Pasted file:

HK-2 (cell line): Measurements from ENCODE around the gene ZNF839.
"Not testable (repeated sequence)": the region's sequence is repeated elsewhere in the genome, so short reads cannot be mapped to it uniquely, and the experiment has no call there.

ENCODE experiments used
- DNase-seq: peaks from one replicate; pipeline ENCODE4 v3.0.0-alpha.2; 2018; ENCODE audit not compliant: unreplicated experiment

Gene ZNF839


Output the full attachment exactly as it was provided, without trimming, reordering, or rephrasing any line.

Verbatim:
HK-2 (cell line): Measurements from ENCODE around the gene ZNF839.
"Not testable (repeated sequence)": the region's sequence is repeated elsewhere in the genome, so short reads cannot be mapped to it uniquely, and the experiment has no call there.

ENCODE experiments used
- DNase-seq: peaks from one replicate; pipeline ENCODE4 v3.0.0-alpha.2; 2018; ENCODE audit not compliant: unreplicated experiment

Gene ZNF839